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Study Finds Periodontal Care Not Linked to Low Birthweight Babies

February 16, 2006

Over the past 25 years, researchers have gathered an intriguing but somewhat circumstantial body of evidence to suggest that women with severe gum, or periodontal, disease during pregnancy are at risk of delivering low birthweight babies.  Left unanswered is whether treating women for periodontal disease during pregnancy will help them both reach full term and give birth to healthy babies.  In the February issue of the European Journal of Oral Sciences, NIDCR grantees and colleagues report that patterns of periodontal care alone are unrelated to a woman’s risk of delivering low birthweight babies.  They reached their conclusion based on a systematic review of dental care utilization records and matched birth certificate data for nearly 4,000 pregnancies in Washington State from 1993 to 2000.  Of these pregnancies, there were 793 low birthweight deliveries and 3,172 normal births.  The researchers found that women who sought treatment for periodontal disease were more than twice as likely to be self reported smokers, diabetic, of older maternal age, or African American.  After adjusting their analysis for these risk factors, they determined that women who discontinued periodontal treatment during pregnancy had no increased risk of delivering a low birthweight infant compared to women who did not receive periodontal treatment.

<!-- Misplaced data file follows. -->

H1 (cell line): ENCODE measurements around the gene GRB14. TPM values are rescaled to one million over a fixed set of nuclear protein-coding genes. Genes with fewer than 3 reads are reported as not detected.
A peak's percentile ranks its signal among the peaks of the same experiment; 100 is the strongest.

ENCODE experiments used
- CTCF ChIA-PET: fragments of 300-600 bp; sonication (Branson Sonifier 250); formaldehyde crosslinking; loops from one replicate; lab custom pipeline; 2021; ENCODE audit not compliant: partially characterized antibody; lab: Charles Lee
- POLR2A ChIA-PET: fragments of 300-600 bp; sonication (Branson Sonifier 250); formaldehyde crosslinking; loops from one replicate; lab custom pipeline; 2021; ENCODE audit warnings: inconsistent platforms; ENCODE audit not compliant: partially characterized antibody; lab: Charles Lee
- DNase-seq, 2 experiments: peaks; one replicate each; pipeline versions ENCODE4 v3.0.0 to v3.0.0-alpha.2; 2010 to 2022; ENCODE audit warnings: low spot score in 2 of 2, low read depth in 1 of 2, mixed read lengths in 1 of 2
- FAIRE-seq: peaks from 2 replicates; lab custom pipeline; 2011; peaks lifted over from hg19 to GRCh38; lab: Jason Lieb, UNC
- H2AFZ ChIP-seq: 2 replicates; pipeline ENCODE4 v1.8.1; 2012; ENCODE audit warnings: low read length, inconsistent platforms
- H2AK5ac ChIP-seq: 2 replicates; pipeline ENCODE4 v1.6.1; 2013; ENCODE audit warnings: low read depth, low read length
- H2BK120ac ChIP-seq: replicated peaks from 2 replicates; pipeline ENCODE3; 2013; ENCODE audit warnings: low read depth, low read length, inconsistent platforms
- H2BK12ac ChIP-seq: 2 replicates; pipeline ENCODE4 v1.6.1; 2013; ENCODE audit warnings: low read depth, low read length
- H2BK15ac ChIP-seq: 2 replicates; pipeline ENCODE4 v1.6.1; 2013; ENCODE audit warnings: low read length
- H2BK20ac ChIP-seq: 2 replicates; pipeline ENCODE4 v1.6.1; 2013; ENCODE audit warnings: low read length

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This page last updated: February 26, 2014